The revival of India's Growth Story

The revival of India's Growth Story

23 Apr 2019

 According to the latest IMF report, India is projected to grow at 7.3 percent in 2019 and 7.5 percent in 2020, on account of a continuation in the investments cycle and increasing consumption levels. China is projected to grow at a rate of 6.3 percent in 2019 and 6.1% in 2020. India remains the fastest growing major economy in the world. In 2018, India's growth rate was 7.1 percent, as against China's 6.6 percent.

We can expect Indian growth to stabilize near 7 percent over the medium term, based on the continued implementation of structural reforms and gradual easing of infrastructure bottlenecks.

The key reason which leads to this growth is the continued implementation of structural and financial sector reforms. The Government is putting efforts to reduce public debt and wants to secure and improve the economy's growth prospects. 

Many crucial measures have been taken to strengthen the financial sector. The government has accelerated resolution of Non-Performing Assets (NPA’s) and has implemented a simplified bankruptcy framework which is seeking to address major issues confronting the economy.

Data for the first three quarters of F.Y. 2018-19 suggests that growth has been broad-based. Industrial growth accelerated to 7.9 percent, making up for a deceleration in services. Meanwhile, agricultural growth was robust at 4 percent. On the demand side, domestic consumption remained the primary growth driver, but gross fixed capital formation and exports both have made growing contributions. Over the last quarter, growth is expected to remain reasonably balanced across the sectors.

A paradigm shift has been seen in the Indian economy since the last decade and it is now on a robust growth trajectory. There is marked visibility as regards stable growth rates, rising foreign exchange reserves as well as flourishing capital markets. 

The Indian economy is expected to witness a stable to lower interest rate cycle. The Reserve Bank of India (RBI) very recently slashed the Repo Rate by 25 bps to 6 percent and kept the stance unchanged to ‘Neutral’. This is the second rate cut in 2019. The RBI has adopted a very sensible approach by cutting the repo rate and keeping the policy stance neutral. Global central banks are already responding with dovish policies, which is a shift from their stance just a few months ago.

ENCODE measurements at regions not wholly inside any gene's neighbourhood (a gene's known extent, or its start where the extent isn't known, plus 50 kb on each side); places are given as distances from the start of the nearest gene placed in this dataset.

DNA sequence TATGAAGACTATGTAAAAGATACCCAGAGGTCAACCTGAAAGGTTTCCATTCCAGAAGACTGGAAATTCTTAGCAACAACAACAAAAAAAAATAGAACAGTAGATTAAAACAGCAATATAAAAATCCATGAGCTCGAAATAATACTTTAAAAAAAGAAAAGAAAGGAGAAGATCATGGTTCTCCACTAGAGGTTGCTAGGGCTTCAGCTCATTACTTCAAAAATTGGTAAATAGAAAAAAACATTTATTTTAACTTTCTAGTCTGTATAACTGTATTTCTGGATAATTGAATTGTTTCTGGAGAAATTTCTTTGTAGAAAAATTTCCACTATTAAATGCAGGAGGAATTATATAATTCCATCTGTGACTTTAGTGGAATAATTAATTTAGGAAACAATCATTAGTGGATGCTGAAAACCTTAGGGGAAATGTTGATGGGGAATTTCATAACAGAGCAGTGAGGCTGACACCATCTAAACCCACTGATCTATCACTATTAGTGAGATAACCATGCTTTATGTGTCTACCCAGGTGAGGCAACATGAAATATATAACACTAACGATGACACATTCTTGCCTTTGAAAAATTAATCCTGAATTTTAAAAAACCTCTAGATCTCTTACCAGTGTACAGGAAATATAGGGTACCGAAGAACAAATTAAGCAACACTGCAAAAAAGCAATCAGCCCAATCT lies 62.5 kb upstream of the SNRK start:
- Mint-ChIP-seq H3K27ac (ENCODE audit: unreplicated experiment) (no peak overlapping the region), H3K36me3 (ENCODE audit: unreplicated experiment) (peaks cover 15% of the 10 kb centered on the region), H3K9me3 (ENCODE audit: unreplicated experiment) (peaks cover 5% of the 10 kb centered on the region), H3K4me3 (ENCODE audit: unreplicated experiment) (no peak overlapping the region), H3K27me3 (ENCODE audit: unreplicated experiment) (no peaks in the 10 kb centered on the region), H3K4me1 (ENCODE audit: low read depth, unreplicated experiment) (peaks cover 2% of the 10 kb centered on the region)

According to RBI, the inflation path during 2019-20 is likely to be shaped by several factors. Assuming a normal monsoon in 2019, the path of CPI inflation is revised downwards to 2.4 percent in Q4 2018-19, 2.9-3.0 percent in H1: 2019-20 and 3.5-3.8 percent in H2: 2019-20, with risks broadly balanced.

RBI also notes that the output gap remains negative and the domestic economy is facing headwinds, especially on the global front. The need is to strengthen domestic growth by spurring private investments, which have otherwise remained sluggish. We can expect the economy to remain robust internally, though many external factors may affect it negatively.

Key areas which are projected to affect the Indian economy this year are as follows-

  • The outcome of the general elections - The ruling NDA lost its three Hindi heartland bastions of Rajasthan, MP, and Chhattisgarh on December 11, and this has suddenly turned the tide for the 2019 elections into an open contest. The outcome of the ongoing general elections are likely to shape India’s prospects going forward.
  • Federal Reserve tone - US may become less aggressive on the rate hike path. This is large because Fed Chairman Mr. Powell sees some genuine worries for US growth from the trade war as well as the escalating fiscal deficit owing to corporate tax cuts.  For the Indian economy, it is positive as it does not put pressure on the RBI to hike the repo rate and maintain the yield spread between the Indian and US benchmarks and avoid portfolio outflows.
  • Trade war - The trade war began with the US imposing punitive tariffs on $250bn of Chinese imports. China retaliated with tariffs on $50bn of imports. As is well-known, trade wars are never good for any economy. From India’s standpoint, the longer the trade war lasts, the greater the risks persist. Although the US is expected to sort out trade issues with China, however, giving the increasing signal for a new trade war with Russia is a reason to worry about.
  • Crude oil - India cannot afford to ignore this mammoth factor ; rising crude price is a reason for worry. A recent study showed that a $10/bbl change in crude oil prices results in a 55bps impact on CAD/GDP and a 30bps impact on inflation. The OPEC and Russia have collaborated to curtail crude supply by 1.2mn bpd (January 2019). However, a lot will depend on the trade war and whether it causes an economic slowdown.
  • RBI policy - The Reserve Bank of India (RBI) slashed the Repo Rate by 25 bps to 6 percent and kept the stance unchanged to ‘Neutral’. This is the second rate cut in 2019. We need to carefully watch RBI’s inflation and rate guidelines post the monsoons this year.

After a volatile 2018, the Indian economy and markets are ready to embark upon a tricky 2019. Growth in India is expected to stabilize over the medium term, based on the continued implementation of structural reforms and easing of infrastructure bottlenecks, but the actual situation of the economy will be known post election results. The ongoing US-China trade war and crude prices are the external factors which are not in control from an Indian perspective. The next RBI policy meeting might take into account these factors before deciding on the next course of action for interest rates, and this will subsequently provide a better direction to the Indian economy.

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